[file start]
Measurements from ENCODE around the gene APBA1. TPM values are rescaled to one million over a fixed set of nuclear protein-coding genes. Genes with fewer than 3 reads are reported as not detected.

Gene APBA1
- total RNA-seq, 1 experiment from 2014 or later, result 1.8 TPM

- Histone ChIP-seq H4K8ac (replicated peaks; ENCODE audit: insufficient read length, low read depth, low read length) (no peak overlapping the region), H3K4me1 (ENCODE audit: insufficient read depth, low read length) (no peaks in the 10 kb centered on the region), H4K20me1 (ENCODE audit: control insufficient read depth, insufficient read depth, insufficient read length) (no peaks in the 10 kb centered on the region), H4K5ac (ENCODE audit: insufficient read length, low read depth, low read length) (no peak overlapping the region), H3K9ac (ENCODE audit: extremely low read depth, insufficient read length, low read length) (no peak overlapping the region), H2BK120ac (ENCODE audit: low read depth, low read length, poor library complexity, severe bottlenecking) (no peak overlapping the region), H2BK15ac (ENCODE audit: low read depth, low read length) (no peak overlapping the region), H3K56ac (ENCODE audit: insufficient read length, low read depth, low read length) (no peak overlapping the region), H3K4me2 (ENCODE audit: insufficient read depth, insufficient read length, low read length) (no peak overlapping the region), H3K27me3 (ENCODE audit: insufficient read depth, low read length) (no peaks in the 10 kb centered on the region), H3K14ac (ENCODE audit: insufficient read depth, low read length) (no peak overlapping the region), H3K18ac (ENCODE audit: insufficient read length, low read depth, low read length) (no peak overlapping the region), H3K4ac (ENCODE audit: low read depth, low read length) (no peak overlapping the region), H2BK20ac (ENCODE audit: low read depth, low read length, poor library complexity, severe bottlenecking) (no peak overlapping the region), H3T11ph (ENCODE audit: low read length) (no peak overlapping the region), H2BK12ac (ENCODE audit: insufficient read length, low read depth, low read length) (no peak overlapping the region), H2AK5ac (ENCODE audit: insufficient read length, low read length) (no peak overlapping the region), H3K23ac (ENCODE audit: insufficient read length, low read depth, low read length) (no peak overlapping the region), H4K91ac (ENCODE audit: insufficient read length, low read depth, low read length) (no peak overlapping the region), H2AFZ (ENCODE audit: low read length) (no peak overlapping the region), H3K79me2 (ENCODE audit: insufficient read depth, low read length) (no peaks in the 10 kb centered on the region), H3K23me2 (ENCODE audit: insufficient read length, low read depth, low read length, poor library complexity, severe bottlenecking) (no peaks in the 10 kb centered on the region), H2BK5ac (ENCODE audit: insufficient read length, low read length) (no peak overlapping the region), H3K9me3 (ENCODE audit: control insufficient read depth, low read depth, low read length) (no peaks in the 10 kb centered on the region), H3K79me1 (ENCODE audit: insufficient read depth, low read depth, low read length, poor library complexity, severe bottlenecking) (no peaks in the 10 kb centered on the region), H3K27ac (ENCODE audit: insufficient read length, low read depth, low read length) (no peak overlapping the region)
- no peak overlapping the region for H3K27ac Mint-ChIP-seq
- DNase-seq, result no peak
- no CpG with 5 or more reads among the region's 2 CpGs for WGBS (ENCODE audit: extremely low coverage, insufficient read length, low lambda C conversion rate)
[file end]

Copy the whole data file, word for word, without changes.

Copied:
Measurements from ENCODE around the gene APBA1. TPM values are rescaled to one million over a fixed set of nuclear protein-coding genes. Genes with fewer than 3 reads are reported as not detected.

Gene APBA1
- total RNA-seq, 1 experiment from 2014 or later, result 1.8 TPM

- Histone ChIP-seq H4K8ac (replicated peaks; ENCODE audit: insufficient read length, low read depth, low read length) (no peak overlapping the region), H3K4me1 (ENCODE audit: insufficient read depth, low read length) (no peaks in the 10 kb centered on the region), H4K20me1 (ENCODE audit: control insufficient read depth, insufficient read depth, insufficient read length) (no peaks in the 10 kb centered on the region), H4K5ac (ENCODE audit: insufficient read length, low read depth, low read length) (no peak overlapping the region), H3K9ac (ENCODE audit: extremely low read depth, insufficient read length, low read length) (no peak overlapping the region), H2BK120ac (ENCODE audit: low read depth, low read length, poor library complexity, severe bottlenecking) (no peak overlapping the region), H2BK15ac (ENCODE audit: low read depth, low read length) (no peak overlapping the region), H3K56ac (ENCODE audit: insufficient read length, low read depth, low read length) (no peak overlapping the region), H3K4me2 (ENCODE audit: insufficient read depth, insufficient read length, low read length) (no peak overlapping the region), H3K27me3 (ENCODE audit: insufficient read depth, low read length) (no peaks in the 10 kb centered on the region), H3K14ac (ENCODE audit: insufficient read depth, low read length) (no peak overlapping the region), H3K18ac (ENCODE audit: insufficient read length, low read depth, low read length) (no peak overlapping the region), H3K4ac (ENCODE audit: low read depth, low read length) (no peak overlapping the region), H2BK20ac (ENCODE audit: low read depth, low read length, poor library complexity, severe bottlenecking) (no peak overlapping the region), H3T11ph (ENCODE audit: low read length) (no peak overlapping the region), H2BK12ac (ENCODE audit: insufficient read length, low read depth, low read length) (no peak overlapping the region), H2AK5ac (ENCODE audit: insufficient read length, low read length) (no peak overlapping the region), H3K23ac (ENCODE audit: insufficient read length, low read depth, low read length) (no peak overlapping the region), H4K91ac (ENCODE audit: insufficient read length, low read depth, low read length) (no peak overlapping the region), H2AFZ (ENCODE audit: low read length) (no peak overlapping the region), H3K79me2 (ENCODE audit: insufficient read depth, low read length) (no peaks in the 10 kb centered on the region), H3K23me2 (ENCODE audit: insufficient read length, low read depth, low read length, poor library complexity, severe bottlenecking) (no peaks in the 10 kb centered on the region), H2BK5ac (ENCODE audit: insufficient read length, low read length) (no peak overlapping the region), H3K9me3 (ENCODE audit: control insufficient read depth, low read depth, low read length) (no peaks in the 10 kb centered on the region), H3K79me1 (ENCODE audit: insufficient read depth, low read depth, low read length, poor library complexity, severe bottlenecking) (no peaks in the 10 kb centered on the region), H3K27ac (ENCODE audit: insufficient read length, low read depth, low read length) (no peak overlapping the region)
- no peak overlapping the region for H3K27ac Mint-ChIP-seq
- DNase-seq, result no peak
- no CpG with 5 or more reads among the region's 2 CpGs for WGBS (ENCODE audit: extremely low coverage, insufficient read length, low lambda C conversion rate)